onsdag 29 juli 2009

Global Climate Modeling: Fate of Humanity?

Policies to control climate change must be based on global climate models which are mathematical models of the circulation of the atmosphere and the ocean of our planet in the form of the Navier-Stokes equations of fluid flow plus thermodynamics with various energy sources, referred to as General Circulation Models GCM.

Recently G8-leaders have decided to put a limit to global warming of 2C.

The key question is the reliability/accuracy GCM. Since GCM is based on computational solution of the Navier-Stokes equations, also referred to as Computational Fluid Dynamics CFD, it is of interest to investigate what is state-of-the-art of CFD.

The areodynamics of flight is governed by the Navier-Stokes equations, and one may ask if today CFD allows computational modeling of the take-off of a jumbo-jet, for example. The answer is a disappointing NO: We have to wait 50 years before computers are powerful enough! Says the state-of-the-art expert Parviz Moin.

Of course you ask: If we cannot computationally model the flight of an airplane, how can we expect to model the immensely much more complicated system of the the global climate?

Or maybe more is possible than what state-of-the-art says, see Fear of Flying and  Why It Is Possible to Fly.

Maybe it is possible to predict global climate with better Navier-Stokes solvers, which can be used today on existing computers. Waiting 50 years for the predictions may not be very meaningful, like waiting one week to get the prediction of tomorrows weather.

As concerns the state-of-the-art of CFD and fluid mechanics in general, see the Interview with Editors of Journal of Fluid Mechanics JFM.

Since the fate of humanity critically depends on the reliability and accuracy of computational global climate modeling, it would seem that no efforts should be spared to bring forward the best possible competence in this area. It does not seem to be represented by JFM, which poses a serious problem since JFM is supposed to be the leading journal of fluid mechanics. What can be done? But who cares? Do you?

4 kommentarer:

  1. CFD is of course a subtle matter, and weather prediction is consequently somewhat limited.

    Climate projection as opposed to weather prediction depends on CFD but not as tightly as might be suspected. The system is dissipative and the dominant uncertainties are not fluid dynamical ones. Rather coarse CFD cores suffice as the large scale statistical closures of boundary forcings and moist convection dominate the dynamics problem. Radiative transfer problems are equally dependent on statistical closures.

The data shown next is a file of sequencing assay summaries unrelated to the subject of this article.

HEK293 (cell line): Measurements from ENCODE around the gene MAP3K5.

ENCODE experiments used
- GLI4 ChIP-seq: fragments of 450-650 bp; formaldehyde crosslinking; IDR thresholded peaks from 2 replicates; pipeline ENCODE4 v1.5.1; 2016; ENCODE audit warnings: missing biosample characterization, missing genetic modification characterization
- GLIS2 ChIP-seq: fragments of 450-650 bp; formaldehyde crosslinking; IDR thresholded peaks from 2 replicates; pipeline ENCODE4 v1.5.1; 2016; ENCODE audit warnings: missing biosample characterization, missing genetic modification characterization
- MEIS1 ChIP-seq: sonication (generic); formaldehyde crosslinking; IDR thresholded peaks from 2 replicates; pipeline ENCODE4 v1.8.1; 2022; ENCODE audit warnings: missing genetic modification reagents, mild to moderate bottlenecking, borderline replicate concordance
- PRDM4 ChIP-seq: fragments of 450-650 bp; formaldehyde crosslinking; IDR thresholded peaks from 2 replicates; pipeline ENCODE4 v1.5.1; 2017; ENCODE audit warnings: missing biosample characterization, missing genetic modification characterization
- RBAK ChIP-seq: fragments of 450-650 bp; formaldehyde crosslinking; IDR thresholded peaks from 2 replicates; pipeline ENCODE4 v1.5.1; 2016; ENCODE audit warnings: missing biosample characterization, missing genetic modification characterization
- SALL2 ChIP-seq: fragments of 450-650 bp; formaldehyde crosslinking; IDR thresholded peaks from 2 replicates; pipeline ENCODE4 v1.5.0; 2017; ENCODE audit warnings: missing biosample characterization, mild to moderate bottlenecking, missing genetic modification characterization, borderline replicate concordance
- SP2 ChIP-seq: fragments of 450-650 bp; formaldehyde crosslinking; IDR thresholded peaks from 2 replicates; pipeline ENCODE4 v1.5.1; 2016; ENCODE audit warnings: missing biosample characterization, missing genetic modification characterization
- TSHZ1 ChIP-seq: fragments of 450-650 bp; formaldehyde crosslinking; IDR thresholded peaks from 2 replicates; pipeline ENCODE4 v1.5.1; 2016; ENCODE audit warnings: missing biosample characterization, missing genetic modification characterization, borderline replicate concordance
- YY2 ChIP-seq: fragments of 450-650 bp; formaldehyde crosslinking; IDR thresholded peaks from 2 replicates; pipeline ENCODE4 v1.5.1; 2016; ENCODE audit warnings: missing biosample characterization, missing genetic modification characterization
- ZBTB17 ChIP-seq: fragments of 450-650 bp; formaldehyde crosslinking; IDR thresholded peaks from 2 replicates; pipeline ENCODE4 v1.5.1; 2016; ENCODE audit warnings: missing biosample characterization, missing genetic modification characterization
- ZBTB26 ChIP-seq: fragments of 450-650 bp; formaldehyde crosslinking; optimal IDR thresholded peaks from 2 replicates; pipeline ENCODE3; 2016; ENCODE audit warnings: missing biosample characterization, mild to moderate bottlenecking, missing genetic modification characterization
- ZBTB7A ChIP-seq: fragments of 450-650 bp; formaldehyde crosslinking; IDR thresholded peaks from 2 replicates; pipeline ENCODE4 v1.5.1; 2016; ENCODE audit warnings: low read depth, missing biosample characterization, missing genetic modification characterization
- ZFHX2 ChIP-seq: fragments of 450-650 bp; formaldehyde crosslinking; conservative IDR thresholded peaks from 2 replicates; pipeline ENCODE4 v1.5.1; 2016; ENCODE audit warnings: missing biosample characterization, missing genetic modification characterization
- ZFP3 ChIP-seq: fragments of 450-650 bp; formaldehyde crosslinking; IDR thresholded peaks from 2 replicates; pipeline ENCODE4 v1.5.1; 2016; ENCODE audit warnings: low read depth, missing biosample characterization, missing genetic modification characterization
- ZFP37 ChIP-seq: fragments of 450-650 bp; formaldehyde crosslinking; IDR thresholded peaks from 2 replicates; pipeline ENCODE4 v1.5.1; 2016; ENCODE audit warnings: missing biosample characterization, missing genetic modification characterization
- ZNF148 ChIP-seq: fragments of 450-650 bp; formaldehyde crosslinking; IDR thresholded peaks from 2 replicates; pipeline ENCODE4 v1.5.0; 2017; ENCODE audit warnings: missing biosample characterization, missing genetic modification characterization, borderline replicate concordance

It is not obvious that improved CFD will improve climate models in the foreseeable future. Performance and computational scaling are of greater interest than computational accuracy for those working on the dynamics of air and ocean. It is for this reason that the CFD community is not engaged. It is not really an interesting CFD problem.

    That is to say that existing CFD seems sufficient to ensure that models with differing cores and similar forcings or parameterizations have trajectories that are better matches than are models with similar cores and different forcings or parameterizations.

    It would be a good thing if more mathematical and computational physicists would take an interest in the climate problem. What usually seems to happen is they enter with too much confidence and start attacking the problem in inopportune ways.

    While the current state of the art is rather underestimated, there are good reasons for concern that little additional progress is immediately foreseeable. This being the case it is necessary to make decisions based on the limited information already in hand.

    Unfortunately in the present politically charged environment it is rather difficult to convey nuances of confidence in various aspects of the situation.

    On the other hand, one hopes that fluid dynamicists will at least be in a position to draw on the rich experimental literature of the 1960s regarding rotating and stratified fluids, and understand that the possibility of abrupt flow regime shifts is a significant and concerning one.

  2. Global climate prediction has to use best possible CFD to deliver best possible results. There is no reason to use use second-rate CFD, unless you believe that all CFD is nonsense. Do think that way?

  3. There is no reason to use "second-rate" CFD, but there is no reason to throw too much computational resources at the CFD, because they don't seem to dominate the uncertainties of the problems addressed by GCMs as matters stand at present.

    Certainly efforts to improve the CFD are ongoing, but in fact the boundary conditions, the forcings, and the parameterized processes are much worse than the CFD as things stand.

    Nevertheless the models are already suitable for many purposes.